January 16, 2008
WASHINGTON (AP) - A former Michigan congressman has been indicted as part of a terrorist fundraising ring that allegedly sent more than $130,000 to an al-Qaida and Taliban supporter.
Mark Siljander has been charged with money laundering, conspiracy and obstructing justice.
He's accused of lying about lobbying senators on behalf of an Islamic charity that authorities say was secretly sending money to terrorists.
The 42-count indictment unsealed in a federal court in Kansas City, Missouri, accuses the Islamic American Relief Agency of paying Siljander with $50,000 of stolen money for the lobbying.
Siljander is a Republican from southwestern Michigan who served two terms in the House during the 1980s. Fred Upton defeated him in the 1986 primary.
Original Headline "Former Mich. congressman charged in terror fundraising ring"
Mark D. Siljander, Ph.D.
Interfaith Prayer Breakfast
Member of Congress (ret)
Mark Siljander will be speaking about the "Common Ground Between Faiths" at the Interfaith Prayer Breakfast. Mr. Siljander represented Michigan for 15 years from the "Heartland of America" and paradoxically, the home of one of the largest Arab populations outside the Middle East. His public service included three terms as a Member of the United States Congress, where he served on the International Relations Middle East Subcommittee and was Ranking Member of the Africa Subcommittee. He was the primary sponsor of the African Famine Relief Act and was later appointed by President Reagan as a US Ambassador (Alt. Delegate) to the United Nations in New York, where he served as a member of the Middle East and Africa Strategy Group of permanent representatives.
Ambassador Siljander is uniquely qualified to engage the Muslim world. With over 24 years serving in the power circles of Washington and semi-official travel to nearly 130 countries, he has generated unique opportunities for frequent access to world leaders. These experiences have led him to develop a unique paradigm for the peaceful resolution of conflict that has been successfully applied in several challenging areas of the globe. These methods are outlined in his soon-to-be-released book on building bridges to the Islamic world and strategies to thwart the growing threat of terrorism.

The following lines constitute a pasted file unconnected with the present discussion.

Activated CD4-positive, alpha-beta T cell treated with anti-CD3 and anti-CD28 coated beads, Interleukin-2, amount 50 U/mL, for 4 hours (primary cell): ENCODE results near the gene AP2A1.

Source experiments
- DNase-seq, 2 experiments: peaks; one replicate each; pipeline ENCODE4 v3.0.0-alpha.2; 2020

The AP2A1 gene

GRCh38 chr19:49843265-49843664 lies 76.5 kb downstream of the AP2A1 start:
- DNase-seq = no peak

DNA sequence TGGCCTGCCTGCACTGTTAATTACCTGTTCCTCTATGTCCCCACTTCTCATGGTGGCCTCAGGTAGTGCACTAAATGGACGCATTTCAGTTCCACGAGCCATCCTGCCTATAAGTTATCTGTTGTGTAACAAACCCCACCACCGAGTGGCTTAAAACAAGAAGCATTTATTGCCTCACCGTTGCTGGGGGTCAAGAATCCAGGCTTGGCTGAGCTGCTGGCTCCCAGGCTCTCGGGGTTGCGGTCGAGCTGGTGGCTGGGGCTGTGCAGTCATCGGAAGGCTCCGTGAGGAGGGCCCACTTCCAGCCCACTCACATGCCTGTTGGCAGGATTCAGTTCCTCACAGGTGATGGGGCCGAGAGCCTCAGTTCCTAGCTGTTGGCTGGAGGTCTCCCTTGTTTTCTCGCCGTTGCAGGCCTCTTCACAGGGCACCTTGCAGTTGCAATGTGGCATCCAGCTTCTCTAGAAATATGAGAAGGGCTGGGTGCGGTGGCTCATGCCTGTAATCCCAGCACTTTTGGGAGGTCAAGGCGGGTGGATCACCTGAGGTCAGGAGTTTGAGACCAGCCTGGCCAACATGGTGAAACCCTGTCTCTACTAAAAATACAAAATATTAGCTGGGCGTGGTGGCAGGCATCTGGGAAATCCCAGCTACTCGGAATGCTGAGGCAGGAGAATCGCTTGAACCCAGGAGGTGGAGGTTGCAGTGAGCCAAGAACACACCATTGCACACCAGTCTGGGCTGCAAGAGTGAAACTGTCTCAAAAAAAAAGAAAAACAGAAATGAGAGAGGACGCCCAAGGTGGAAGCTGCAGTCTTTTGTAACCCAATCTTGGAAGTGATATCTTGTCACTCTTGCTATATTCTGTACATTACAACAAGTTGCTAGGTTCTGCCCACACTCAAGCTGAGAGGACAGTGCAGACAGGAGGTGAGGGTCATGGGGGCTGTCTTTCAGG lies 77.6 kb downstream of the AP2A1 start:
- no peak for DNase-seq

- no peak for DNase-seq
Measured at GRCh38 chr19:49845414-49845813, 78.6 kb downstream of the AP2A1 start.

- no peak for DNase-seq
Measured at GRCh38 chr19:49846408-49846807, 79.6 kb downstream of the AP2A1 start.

Congressman Siljander has received acclaim for his work in reconciliation. He received various leadership awards, including the 1996 Mohandas K. Gandhi International Peace Award, in recognition of his courageous statesmanship in international reconciliation. In addition, former Secretary of State Madeleine Albright honored Ambassador Siljander, at the United Nations, for his efforts toward a more just, humane and peaceful world. American and international Muslim leaders have lauded Siljander for his compassion and understanding of their culture and distinctive approach to bridge-building techniques.
HOW MARK SIJANDER LOST HIS CONGRESSIONAL SEAT
[FROM: Frederick S. Upton (R), Incumbent Profile/USA Today]
Fred Upton won a seat in the House in 1986 after defeating incumbent Republican Rep. Mark Siljander in the primary.
Siljander had attracted controversy with his strong religious convictions _ he issued a tape recording that asked local fundamentalists to help "break the back of Satan" by praying and fasting for his re-election. Upton's upset of Siljander embittered Siljander's fellow conservatives in the House, with Rep. Robert Dornan, R-Calif., accusing Upton of running a "slimy, lying campaign."
Upton, the wealthy grandson of Whirlpool Corp.'s founder, prided himself as an individual thinker who doesn't necessarily vote the party line. In January 1993, he quit the post of minority deputy whip, which he held since 1989, because he had voted against a handful of positions pushed by President Bush and the GOP congressional leadership.
Upton joined a host of other Republicans in Congress in supporting the North American Free Trade Agreement, a measure that was vehemently opposed by organized labor. With Upton's long-awaited decision _ the final one among Michigan lawmakers _ the trade pact with Canada and Mexico split the state's delegation along party lines.